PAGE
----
A heat pump is a device which moves low temperature heat from a source such as the ground or the air, to a higher temperature heat by use of a refrigerant cycle. This method of moving heat is the same principle as used in a household refrigerator. All heat pumps have the same basic parts.
The evaporator is a heat exchanger. On one side is the medium from which heat is extracted, and the other side is the refrigerant gas. For a ground source heat pump there would be water and anti-freeze circulating through collector pipe work outside the property. For an air source a fan draws air past the evaporator.
At the bottom of the evaporator, low pressure refrigerant gas enters in liquid form. The refrigerant boils off by the addition of a small temperature input from the heat source and at the top of the evaporator it has changed to a gas. This gas is at a relatively low pressure, but its pressure and temperature depend on how much temperature is available from the source.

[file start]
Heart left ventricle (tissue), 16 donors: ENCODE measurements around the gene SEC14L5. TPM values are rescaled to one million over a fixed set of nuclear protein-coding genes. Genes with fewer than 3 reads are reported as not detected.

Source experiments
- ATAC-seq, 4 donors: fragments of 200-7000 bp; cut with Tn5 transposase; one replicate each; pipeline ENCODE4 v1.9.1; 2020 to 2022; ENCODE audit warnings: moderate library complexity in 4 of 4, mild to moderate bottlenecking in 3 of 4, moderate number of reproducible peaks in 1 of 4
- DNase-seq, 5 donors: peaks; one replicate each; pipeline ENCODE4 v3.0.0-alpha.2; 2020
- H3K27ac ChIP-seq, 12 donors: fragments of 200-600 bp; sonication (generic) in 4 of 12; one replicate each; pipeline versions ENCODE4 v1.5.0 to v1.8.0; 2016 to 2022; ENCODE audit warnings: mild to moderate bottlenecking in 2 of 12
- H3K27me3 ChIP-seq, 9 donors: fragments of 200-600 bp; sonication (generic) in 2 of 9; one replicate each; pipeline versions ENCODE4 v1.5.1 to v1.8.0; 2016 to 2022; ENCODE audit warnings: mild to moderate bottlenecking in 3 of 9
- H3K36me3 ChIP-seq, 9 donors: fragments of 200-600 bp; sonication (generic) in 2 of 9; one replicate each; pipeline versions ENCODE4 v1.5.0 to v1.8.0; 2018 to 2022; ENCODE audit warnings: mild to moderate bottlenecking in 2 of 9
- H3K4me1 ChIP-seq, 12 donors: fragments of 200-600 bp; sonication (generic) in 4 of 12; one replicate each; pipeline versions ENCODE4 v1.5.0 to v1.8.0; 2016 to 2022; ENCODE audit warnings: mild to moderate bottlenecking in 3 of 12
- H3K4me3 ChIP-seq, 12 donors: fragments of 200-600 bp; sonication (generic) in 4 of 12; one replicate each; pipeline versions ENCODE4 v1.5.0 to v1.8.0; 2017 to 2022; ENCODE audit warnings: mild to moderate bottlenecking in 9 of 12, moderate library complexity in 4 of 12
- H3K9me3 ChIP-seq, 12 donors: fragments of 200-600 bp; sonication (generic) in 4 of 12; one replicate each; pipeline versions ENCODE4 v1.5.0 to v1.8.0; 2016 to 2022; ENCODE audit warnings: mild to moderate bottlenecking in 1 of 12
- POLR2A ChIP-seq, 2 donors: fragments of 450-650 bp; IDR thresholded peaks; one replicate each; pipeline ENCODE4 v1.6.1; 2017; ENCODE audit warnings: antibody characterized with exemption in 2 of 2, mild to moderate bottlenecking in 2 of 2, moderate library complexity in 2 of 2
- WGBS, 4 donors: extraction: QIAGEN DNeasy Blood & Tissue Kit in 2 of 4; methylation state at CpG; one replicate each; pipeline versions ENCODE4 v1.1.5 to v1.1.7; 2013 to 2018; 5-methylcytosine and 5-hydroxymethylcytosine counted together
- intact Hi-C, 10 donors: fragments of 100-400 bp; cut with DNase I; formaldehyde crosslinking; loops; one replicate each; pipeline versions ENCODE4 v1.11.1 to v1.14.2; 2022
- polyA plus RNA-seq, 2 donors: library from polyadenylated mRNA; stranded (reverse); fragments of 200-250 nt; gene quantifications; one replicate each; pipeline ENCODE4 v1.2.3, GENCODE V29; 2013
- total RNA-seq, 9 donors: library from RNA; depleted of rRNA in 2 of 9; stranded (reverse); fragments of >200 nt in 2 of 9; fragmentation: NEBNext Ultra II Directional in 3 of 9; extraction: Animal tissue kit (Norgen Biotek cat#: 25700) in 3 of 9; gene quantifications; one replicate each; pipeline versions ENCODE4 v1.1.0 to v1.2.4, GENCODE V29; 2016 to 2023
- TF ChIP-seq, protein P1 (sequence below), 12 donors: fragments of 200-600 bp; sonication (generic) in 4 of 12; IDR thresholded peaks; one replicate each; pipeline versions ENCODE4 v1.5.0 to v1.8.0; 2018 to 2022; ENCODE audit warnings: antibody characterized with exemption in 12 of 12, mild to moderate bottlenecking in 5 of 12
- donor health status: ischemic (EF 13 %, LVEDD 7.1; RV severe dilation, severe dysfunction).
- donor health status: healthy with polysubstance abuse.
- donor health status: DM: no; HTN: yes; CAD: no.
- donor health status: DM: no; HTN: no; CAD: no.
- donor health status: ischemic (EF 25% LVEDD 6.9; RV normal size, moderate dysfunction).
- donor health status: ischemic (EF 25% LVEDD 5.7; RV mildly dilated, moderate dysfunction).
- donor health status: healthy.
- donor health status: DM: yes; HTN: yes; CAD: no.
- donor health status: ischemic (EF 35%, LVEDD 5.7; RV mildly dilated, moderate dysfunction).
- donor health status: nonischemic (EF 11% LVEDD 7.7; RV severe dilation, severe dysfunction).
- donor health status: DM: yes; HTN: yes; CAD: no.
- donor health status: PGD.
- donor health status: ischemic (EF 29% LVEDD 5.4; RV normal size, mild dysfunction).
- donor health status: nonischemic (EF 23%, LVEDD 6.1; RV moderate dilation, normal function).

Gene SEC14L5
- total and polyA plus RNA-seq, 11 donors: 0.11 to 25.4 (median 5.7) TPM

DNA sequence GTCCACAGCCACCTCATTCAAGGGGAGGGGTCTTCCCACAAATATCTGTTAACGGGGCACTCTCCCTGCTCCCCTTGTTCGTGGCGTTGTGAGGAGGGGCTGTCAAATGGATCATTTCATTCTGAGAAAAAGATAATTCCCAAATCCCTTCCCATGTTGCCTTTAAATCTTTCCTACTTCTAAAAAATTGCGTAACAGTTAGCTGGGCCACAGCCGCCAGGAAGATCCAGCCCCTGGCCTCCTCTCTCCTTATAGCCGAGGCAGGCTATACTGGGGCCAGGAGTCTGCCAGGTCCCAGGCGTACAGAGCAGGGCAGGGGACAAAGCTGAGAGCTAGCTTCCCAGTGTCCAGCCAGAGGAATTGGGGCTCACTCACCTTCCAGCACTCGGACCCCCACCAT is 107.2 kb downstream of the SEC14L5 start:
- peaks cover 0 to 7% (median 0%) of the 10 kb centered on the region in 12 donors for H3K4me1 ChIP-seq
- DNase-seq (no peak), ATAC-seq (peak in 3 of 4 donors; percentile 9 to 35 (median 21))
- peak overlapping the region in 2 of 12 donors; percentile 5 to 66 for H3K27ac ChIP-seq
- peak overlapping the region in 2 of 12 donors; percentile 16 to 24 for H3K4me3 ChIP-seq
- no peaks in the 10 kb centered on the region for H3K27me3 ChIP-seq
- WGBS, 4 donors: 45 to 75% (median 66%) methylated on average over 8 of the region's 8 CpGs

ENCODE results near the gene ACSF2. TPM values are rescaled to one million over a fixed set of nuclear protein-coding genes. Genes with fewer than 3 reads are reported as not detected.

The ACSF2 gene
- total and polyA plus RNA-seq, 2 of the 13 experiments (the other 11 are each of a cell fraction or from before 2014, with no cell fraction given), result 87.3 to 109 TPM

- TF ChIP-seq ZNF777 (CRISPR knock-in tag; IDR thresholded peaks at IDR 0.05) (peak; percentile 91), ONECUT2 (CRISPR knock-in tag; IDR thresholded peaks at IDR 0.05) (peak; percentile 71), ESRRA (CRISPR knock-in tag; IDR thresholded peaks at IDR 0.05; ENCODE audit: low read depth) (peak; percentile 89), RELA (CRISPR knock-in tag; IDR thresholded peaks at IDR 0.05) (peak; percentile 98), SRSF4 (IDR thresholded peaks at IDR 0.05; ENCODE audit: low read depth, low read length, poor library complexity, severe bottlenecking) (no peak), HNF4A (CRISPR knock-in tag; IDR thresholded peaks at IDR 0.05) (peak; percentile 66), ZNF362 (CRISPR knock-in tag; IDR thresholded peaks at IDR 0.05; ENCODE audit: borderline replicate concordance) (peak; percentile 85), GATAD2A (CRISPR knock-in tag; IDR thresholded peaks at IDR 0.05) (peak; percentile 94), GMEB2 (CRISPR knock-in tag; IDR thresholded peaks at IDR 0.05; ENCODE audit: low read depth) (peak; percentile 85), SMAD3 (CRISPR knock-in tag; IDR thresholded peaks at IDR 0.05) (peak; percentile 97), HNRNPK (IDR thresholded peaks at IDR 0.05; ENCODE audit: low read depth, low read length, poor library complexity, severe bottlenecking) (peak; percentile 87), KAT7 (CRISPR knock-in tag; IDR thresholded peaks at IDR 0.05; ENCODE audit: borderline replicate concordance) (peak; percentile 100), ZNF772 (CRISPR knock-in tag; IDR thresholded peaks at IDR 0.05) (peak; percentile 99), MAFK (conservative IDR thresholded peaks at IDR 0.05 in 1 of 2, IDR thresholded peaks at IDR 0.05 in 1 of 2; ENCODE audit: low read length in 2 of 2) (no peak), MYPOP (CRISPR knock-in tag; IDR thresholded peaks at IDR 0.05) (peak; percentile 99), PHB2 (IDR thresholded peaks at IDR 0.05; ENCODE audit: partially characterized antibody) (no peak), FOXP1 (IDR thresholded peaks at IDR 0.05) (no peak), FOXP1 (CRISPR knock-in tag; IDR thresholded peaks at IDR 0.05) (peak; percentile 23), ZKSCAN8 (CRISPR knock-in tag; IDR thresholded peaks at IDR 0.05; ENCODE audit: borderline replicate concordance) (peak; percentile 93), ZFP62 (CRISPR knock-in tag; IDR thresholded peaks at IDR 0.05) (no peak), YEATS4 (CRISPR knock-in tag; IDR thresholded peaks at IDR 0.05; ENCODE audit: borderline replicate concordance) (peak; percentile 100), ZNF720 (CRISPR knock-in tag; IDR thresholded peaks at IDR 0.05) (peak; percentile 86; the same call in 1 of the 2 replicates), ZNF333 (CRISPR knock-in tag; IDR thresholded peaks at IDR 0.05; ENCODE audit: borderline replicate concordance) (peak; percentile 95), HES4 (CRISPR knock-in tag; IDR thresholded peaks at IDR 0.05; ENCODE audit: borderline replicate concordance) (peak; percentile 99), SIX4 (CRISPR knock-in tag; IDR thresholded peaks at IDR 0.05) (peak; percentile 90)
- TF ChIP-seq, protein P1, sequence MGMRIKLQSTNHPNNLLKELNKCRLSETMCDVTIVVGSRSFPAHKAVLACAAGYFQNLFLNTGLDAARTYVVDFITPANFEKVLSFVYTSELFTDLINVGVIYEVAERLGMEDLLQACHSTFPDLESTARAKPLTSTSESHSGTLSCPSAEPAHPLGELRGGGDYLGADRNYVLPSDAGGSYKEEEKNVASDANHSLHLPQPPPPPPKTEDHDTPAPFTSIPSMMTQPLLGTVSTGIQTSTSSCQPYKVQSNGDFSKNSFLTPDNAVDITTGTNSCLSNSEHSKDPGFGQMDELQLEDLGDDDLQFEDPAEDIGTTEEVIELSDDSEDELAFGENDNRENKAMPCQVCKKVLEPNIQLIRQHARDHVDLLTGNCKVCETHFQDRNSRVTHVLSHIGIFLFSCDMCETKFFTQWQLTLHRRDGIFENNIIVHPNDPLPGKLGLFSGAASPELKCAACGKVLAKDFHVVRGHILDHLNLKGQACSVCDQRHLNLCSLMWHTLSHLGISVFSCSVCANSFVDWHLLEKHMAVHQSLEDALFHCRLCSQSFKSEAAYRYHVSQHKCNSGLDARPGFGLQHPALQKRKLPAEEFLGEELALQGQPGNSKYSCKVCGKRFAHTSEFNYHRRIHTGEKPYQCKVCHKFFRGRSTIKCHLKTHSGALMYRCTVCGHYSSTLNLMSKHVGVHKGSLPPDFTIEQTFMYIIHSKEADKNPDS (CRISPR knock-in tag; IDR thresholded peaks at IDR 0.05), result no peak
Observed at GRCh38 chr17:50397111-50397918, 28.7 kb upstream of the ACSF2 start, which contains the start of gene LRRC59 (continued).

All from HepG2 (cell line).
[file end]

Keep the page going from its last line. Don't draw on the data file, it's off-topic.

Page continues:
By means of compression, the pressure of the gas is now increased. The higher the pressure, the greater the temperature. The now high pressure (and hot) gas passes through the condenser which is another heat exchanger, where it releases heat to the hot water of your heating system.
Finally, the gas then travels through the expansion valve where it is now low temperature liquid once more ready to continue its cycle.